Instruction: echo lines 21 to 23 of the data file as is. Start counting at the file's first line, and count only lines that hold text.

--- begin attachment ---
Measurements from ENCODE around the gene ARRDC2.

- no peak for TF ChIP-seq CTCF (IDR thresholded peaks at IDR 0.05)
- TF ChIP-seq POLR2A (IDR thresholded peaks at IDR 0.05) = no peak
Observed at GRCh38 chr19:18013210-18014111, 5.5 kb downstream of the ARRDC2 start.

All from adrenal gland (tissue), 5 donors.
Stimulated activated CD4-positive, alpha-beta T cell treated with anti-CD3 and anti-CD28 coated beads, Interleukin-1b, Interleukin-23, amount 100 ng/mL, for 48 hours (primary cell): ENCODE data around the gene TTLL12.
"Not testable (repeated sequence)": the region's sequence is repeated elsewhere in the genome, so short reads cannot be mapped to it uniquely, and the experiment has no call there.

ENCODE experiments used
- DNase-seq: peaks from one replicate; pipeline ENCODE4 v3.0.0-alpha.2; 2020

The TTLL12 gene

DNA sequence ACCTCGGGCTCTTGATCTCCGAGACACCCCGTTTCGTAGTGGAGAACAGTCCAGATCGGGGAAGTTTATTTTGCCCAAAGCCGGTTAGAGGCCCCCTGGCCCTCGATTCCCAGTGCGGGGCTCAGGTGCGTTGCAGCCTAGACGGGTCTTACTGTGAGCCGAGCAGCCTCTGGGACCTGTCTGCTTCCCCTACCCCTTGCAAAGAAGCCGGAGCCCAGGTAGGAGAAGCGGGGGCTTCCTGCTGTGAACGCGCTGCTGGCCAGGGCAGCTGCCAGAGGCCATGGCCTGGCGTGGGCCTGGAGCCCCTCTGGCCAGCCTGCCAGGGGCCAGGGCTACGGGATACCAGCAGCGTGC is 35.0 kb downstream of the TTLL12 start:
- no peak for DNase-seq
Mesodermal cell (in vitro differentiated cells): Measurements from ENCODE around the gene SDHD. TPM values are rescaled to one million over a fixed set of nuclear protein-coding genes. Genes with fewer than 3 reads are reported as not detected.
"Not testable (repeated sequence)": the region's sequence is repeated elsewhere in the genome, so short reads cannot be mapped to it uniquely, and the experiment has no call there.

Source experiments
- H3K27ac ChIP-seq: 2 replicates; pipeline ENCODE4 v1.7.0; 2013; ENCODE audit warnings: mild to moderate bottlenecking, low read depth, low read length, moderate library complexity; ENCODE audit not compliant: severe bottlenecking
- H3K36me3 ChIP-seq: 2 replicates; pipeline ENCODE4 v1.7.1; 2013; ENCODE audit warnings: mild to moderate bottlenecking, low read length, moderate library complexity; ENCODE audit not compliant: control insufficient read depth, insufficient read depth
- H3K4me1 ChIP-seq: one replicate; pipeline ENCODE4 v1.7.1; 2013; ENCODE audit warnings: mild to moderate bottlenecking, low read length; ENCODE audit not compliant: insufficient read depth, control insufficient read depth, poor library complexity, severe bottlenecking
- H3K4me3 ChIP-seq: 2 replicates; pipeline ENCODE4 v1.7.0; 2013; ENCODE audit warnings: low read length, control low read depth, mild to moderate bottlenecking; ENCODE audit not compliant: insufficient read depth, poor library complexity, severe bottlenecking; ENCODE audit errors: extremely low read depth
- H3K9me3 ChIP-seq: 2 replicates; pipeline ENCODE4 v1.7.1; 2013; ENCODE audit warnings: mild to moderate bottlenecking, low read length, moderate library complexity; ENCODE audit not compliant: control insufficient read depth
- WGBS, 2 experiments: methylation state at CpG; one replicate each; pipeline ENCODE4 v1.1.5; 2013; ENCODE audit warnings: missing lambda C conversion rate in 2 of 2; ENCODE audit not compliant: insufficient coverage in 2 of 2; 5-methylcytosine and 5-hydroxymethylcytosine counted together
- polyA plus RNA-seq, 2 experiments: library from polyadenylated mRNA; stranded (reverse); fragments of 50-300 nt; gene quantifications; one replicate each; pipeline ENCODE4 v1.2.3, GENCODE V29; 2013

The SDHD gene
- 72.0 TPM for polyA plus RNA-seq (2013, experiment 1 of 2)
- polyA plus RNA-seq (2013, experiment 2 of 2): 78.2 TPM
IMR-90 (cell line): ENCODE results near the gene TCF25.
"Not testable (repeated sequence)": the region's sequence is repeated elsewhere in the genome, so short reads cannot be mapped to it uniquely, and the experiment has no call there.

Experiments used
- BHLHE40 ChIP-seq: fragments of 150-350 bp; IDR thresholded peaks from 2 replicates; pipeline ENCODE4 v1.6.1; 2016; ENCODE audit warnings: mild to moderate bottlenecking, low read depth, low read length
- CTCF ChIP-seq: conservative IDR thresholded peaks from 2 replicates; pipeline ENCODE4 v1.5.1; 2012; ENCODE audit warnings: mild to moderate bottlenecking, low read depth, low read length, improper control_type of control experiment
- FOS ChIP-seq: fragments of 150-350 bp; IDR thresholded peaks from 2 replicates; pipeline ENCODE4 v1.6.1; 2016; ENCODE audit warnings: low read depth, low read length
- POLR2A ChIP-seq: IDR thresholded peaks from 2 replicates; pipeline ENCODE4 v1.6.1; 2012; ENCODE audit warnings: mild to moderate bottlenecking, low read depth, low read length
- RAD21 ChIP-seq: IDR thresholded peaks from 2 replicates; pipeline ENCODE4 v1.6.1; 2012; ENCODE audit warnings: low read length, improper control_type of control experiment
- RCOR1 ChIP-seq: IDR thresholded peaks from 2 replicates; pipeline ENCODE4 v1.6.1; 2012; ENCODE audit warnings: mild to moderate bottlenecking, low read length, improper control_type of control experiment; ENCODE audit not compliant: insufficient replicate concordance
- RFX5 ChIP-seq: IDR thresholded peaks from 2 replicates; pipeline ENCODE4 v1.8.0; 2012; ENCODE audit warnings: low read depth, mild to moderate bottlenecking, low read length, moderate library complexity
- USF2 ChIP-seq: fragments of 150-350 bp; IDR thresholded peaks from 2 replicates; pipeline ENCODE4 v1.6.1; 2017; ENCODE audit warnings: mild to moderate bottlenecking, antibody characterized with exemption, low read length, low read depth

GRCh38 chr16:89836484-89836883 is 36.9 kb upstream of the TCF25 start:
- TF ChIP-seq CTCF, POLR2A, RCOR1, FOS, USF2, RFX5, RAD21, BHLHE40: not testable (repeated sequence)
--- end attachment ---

- WGBS, 2 experiments: methylation state at CpG; one replicate each; pipeline ENCODE4 v1.1.5; 2013; ENCODE audit warnings: missing lambda C conversion rate in 2 of 2; ENCODE audit not compliant: insufficient coverage in 2 of 2; 5-methylcytosine and 5-hydroxymethylcytosine counted together
- polyA plus RNA-seq, 2 experiments: library from polyadenylated mRNA; stranded (reverse); fragments of 50-300 nt; gene quantifications; one replicate each; pipeline ENCODE4 v1.2.3, GENCODE V29; 2013

The SDHD gene